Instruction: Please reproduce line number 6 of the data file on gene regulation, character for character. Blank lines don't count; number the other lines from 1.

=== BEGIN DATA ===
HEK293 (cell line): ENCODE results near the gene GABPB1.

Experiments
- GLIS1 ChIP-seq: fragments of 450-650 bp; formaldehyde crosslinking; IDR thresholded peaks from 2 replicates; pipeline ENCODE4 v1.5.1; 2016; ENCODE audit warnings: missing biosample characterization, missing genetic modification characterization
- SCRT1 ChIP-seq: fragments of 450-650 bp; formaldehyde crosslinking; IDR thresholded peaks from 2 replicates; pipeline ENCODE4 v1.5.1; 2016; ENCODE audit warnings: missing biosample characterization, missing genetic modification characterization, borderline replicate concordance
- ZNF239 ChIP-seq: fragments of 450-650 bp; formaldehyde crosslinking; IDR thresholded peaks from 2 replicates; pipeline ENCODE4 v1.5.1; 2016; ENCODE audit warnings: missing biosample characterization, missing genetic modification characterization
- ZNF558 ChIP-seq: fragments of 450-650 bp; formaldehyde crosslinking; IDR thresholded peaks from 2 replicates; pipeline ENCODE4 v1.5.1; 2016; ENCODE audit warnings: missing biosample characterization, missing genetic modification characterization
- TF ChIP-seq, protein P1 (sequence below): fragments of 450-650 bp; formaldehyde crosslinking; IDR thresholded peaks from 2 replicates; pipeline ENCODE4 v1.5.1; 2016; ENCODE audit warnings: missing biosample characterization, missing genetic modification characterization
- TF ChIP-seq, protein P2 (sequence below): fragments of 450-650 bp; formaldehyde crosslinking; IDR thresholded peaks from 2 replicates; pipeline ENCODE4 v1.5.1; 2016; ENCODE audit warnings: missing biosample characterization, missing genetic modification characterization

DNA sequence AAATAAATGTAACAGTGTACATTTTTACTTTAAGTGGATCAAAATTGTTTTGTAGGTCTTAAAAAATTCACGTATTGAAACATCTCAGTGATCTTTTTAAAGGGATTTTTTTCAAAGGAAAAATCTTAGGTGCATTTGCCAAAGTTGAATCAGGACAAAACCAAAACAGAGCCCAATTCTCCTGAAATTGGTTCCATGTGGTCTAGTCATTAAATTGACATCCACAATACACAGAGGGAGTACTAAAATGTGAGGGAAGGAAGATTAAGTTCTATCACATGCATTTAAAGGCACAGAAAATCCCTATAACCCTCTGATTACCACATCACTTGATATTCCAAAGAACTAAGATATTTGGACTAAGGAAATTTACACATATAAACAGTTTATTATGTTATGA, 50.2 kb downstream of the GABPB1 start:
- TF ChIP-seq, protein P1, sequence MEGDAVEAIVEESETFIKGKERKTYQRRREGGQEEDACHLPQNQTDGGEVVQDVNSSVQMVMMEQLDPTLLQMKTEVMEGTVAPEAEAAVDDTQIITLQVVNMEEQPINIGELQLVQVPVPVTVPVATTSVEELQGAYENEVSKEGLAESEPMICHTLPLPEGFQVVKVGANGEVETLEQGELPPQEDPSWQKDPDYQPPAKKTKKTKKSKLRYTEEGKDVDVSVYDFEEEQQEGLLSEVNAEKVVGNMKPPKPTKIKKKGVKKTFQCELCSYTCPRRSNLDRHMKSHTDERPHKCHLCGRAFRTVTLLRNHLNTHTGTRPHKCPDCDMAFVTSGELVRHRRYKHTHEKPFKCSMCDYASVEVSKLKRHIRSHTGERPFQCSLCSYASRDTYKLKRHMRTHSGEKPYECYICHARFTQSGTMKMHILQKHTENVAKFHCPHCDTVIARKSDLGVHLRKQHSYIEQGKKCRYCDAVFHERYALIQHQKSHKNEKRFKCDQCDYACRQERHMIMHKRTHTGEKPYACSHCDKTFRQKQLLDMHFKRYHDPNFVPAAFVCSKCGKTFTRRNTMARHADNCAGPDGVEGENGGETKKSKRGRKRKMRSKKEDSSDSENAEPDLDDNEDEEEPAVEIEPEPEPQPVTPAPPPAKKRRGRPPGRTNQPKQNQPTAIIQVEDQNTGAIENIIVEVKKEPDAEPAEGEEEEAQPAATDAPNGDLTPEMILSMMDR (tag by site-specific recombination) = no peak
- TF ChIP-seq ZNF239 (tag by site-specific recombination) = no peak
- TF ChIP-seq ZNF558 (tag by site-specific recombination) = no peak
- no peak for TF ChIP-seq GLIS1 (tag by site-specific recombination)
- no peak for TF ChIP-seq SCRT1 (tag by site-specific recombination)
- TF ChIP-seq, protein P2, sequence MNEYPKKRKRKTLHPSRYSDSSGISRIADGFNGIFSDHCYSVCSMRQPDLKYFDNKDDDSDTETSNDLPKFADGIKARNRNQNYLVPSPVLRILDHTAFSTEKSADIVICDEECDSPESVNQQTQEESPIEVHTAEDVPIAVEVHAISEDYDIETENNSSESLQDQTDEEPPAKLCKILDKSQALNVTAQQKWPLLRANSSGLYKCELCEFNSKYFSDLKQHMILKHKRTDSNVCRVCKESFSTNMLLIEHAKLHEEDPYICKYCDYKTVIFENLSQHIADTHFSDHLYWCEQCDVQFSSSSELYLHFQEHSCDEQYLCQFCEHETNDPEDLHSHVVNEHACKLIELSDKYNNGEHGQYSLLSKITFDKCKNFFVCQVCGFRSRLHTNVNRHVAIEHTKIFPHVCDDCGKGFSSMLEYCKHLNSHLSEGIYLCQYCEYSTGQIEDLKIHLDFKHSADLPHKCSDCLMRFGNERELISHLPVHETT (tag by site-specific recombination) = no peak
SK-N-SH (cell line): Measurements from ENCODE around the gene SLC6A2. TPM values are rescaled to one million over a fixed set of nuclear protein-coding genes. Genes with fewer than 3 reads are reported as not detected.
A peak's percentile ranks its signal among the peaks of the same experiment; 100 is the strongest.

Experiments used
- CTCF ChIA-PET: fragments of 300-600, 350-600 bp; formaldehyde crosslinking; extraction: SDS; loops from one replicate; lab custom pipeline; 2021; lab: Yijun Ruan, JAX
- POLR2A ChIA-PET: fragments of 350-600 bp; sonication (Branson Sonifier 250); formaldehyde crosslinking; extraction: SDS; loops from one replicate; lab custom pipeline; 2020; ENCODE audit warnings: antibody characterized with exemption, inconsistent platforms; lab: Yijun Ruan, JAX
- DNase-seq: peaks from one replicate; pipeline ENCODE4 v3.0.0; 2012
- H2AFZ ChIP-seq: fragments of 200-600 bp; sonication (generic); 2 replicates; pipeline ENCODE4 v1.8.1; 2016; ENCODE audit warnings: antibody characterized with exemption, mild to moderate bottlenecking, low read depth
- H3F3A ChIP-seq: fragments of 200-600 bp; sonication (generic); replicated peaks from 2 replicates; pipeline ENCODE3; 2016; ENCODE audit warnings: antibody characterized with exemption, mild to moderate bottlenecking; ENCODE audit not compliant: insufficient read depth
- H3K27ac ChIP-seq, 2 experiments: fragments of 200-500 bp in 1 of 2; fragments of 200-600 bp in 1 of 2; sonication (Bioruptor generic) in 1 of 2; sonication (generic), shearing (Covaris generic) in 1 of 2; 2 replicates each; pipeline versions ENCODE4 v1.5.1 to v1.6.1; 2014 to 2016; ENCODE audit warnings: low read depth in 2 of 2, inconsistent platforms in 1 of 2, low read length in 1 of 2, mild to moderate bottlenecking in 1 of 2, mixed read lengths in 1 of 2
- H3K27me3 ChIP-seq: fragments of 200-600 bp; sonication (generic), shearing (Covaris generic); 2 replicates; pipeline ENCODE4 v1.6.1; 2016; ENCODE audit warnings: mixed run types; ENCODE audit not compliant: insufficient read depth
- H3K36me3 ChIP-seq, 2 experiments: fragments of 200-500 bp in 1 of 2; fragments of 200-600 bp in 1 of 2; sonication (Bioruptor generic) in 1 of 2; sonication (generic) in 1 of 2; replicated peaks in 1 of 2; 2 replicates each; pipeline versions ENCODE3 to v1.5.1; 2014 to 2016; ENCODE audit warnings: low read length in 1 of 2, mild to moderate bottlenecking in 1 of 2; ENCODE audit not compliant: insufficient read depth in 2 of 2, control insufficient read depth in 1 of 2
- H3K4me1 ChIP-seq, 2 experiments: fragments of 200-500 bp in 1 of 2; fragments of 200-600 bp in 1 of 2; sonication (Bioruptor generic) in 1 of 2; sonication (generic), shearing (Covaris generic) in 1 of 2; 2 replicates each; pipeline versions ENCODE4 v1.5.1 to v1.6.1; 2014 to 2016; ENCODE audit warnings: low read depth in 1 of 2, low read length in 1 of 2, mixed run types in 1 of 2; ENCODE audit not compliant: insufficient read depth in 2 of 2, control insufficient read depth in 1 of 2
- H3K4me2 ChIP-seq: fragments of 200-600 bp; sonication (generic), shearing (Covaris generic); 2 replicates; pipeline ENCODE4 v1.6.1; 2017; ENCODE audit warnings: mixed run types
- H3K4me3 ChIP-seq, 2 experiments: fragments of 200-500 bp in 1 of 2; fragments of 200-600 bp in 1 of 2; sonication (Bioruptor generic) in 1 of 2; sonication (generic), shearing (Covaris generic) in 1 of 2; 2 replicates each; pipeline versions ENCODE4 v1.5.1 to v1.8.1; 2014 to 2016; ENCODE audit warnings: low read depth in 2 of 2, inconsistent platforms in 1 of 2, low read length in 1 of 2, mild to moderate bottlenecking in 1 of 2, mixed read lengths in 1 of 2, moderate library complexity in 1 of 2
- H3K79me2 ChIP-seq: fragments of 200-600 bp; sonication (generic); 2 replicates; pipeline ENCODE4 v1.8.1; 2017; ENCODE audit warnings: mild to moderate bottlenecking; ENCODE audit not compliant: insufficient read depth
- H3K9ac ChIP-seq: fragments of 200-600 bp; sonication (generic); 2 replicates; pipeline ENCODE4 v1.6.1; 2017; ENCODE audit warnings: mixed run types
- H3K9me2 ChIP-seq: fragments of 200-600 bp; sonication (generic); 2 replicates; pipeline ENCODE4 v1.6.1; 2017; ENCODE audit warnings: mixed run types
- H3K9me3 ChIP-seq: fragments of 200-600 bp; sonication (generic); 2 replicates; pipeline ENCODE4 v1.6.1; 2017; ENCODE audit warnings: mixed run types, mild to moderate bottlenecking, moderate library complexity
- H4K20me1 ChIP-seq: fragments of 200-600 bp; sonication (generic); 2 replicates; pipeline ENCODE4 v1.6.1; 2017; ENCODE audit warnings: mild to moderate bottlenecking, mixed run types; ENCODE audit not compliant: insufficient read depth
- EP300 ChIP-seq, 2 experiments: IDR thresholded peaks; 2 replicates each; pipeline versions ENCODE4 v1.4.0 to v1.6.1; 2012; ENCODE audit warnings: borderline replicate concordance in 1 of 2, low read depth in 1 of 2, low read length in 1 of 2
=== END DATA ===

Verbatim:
- ZNF558 ChIP-seq: fragments of 450-650 bp; formaldehyde crosslinking; IDR thresholded peaks from 2 replicates; pipeline ENCODE4 v1.5.1; 2016; ENCODE audit warnings: missing biosample characterization, missing genetic modification characterization